Staff


Catherine Hall

Chair of the Centre for the Study of the Legacies of British slave-ownership

Catherine Hall is Professor of Modern British Social and Cultural History.

Since the 1990s my work has focused on the relation between Britain and its empire: Civilising Subjects (2002) explored the entangled yet forgotten connections between Birmingham and Jamaica in the mid C19. Macaulay and Son (2012) focused on the relationship between Zachary Macaulay, a leading abolitionist, and his son Thomas Babington Macaulay whose History of England erased the Caribbean and slavery. Since 2009 I have acted as the Principal Investigator on 2 phases of the ESRC/AHRC project ‘Legacies of British Slave-ownership’ seeking to put slavery back into British history. In 2014 we published the collaborative volume Legacies of British Slave-ownership. My current research centres on Edward Long and his family, leading slave-owners in Jamaica in the C17th and C18th and powerful figures in the defence of the slave trade and slavery.


Nick Draper

Director of the Centre for the Study of the Legacies of British Slave-Ownership

Nick was previously Co-director of the Structure and Significance of British Caribbean Slave-ownership 1763-1833 project (2013-2015) and co-founder of the original Legacies of British Slave-ownership project (2009-2012). Prior to joining UCL as a doctoral candidate and then a Teaching Fellow, Nick worked in the City for 25 years. His foundational analysis of the Slave Compensation records was published by Cambridge University Press in 2009 as The Price of Emancipation: Slave-Ownership, Compensation and British Society at the End of Slavery. The book was awarded the 2009 Royal Historical Society's Whitfield Prize and was short-listed for the 2011 Frederick Douglass Book Prize. In 2008-9, Nick acted as historical consultant to the Slavers of Harley Street exhibit at the Museum in Docklands.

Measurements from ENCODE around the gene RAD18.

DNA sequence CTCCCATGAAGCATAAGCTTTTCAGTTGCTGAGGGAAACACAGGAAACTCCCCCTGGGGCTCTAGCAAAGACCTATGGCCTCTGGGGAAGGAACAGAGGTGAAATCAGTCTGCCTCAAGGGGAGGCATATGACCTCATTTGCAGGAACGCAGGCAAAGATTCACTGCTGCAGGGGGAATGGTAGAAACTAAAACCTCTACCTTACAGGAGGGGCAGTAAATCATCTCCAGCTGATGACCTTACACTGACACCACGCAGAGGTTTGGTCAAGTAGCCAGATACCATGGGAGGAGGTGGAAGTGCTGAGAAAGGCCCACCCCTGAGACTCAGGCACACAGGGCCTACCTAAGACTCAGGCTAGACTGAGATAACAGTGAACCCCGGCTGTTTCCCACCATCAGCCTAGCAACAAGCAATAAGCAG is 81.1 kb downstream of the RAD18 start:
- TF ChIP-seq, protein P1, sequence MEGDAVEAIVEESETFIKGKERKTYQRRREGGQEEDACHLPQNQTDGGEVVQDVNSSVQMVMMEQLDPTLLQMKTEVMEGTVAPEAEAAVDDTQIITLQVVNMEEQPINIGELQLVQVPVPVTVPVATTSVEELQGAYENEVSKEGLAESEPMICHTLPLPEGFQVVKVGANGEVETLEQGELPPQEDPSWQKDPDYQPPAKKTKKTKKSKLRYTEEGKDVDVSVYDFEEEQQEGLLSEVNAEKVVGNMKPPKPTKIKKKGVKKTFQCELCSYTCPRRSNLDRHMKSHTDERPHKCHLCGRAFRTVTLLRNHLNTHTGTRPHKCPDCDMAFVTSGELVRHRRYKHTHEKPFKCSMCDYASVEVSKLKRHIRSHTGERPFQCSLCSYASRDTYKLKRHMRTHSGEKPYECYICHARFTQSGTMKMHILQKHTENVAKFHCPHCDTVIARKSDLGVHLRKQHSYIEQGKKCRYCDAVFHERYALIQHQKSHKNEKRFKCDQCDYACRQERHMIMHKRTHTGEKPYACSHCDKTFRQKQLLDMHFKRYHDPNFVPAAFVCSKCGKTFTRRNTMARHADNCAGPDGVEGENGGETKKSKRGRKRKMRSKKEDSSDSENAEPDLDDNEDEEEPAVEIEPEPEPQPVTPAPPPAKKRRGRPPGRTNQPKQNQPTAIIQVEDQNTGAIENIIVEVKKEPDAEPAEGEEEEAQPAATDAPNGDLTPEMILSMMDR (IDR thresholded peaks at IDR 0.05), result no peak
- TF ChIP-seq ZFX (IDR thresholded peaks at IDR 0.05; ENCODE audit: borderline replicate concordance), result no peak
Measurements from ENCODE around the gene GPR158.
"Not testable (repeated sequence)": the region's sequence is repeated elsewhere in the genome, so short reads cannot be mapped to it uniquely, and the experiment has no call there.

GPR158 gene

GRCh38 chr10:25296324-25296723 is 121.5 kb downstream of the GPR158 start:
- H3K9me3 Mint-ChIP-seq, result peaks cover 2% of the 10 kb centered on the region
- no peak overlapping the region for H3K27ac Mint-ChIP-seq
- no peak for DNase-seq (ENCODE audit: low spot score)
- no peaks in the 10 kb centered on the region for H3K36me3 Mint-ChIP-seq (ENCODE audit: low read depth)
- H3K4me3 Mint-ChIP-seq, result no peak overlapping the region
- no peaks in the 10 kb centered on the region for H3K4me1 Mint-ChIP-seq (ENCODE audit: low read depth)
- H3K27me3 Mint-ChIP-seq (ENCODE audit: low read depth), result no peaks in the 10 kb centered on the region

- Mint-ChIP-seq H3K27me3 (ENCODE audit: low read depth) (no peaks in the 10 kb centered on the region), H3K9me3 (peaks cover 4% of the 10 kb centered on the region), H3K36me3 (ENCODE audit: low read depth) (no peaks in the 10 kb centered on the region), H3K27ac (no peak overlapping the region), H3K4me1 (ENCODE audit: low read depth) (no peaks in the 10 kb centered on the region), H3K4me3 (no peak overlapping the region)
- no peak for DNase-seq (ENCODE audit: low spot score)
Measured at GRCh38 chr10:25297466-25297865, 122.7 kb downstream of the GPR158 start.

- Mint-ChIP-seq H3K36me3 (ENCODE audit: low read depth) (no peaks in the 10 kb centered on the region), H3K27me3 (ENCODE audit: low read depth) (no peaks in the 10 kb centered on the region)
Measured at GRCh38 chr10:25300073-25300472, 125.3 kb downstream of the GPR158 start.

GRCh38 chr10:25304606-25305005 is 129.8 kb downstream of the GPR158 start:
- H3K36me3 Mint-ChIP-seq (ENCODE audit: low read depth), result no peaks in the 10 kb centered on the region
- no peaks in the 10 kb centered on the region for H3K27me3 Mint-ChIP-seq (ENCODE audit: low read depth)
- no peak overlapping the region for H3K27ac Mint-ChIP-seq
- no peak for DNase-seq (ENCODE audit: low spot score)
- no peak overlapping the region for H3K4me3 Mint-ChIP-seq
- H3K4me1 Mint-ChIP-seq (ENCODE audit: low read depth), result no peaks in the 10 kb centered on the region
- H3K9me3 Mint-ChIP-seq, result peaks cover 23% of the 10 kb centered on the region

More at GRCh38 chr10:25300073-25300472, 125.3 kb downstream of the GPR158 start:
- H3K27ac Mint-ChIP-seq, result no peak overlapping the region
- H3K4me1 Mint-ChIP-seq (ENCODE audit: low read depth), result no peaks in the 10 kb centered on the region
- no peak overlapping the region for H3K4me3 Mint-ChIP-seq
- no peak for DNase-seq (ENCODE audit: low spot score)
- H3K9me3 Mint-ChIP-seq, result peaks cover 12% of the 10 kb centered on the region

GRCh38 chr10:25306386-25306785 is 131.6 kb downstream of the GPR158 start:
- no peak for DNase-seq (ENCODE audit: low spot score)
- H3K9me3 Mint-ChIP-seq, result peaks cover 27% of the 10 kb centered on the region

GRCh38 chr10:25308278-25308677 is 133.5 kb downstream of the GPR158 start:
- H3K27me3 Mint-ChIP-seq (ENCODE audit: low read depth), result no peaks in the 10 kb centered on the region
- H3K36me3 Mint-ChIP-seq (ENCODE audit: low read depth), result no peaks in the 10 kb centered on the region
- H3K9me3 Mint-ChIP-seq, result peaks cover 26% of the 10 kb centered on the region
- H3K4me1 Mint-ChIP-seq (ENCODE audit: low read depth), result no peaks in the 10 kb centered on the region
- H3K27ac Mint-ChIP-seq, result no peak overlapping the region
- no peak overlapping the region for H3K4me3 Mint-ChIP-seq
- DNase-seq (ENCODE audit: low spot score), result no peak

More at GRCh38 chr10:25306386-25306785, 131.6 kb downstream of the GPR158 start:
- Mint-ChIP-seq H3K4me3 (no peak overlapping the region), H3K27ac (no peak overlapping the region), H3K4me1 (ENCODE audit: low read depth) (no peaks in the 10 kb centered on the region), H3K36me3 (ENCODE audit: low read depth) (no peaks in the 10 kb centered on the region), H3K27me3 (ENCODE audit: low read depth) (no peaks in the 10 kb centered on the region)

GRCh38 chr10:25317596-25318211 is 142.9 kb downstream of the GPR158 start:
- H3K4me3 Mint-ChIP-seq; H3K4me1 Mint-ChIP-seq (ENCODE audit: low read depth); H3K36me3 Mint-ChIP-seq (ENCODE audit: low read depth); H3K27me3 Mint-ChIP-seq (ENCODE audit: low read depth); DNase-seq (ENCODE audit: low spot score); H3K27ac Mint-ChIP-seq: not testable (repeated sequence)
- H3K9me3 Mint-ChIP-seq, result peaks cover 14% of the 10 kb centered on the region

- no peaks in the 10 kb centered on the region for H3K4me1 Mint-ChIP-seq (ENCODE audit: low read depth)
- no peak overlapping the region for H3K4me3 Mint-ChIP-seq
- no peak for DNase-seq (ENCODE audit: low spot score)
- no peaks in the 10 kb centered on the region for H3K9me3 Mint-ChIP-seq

His other publications include:

'Slave ownership and the British country house: the records of the Slave Compensation Commission as evidence' in Andrew Hann and Madge Dresser (eds.) Slavery and the British Country House (English Heritage, 2013).

'"Dependent on precarious subsistences": Ireland's slave-owners at the time of Emancipation', Britain and the World, 6 (2) (2013), pp. 220–42.

'Capitalism and slave ownership', Small Axe 37 (March 2012).

'The rise of a new planter class? Some countercurrents from British Guiana and Trinidad 1807-1833', Atlantic Studies, 9 (1) (March 2012), pp. 65-83.

'The City of London and slavery: evidence from the first dock companies 1795-1800', Economic History Review, 61 (2) (May 2008) pp. 432-66, jointly awarded the 2009 T. S. Ashton Prize by the Economic History Society.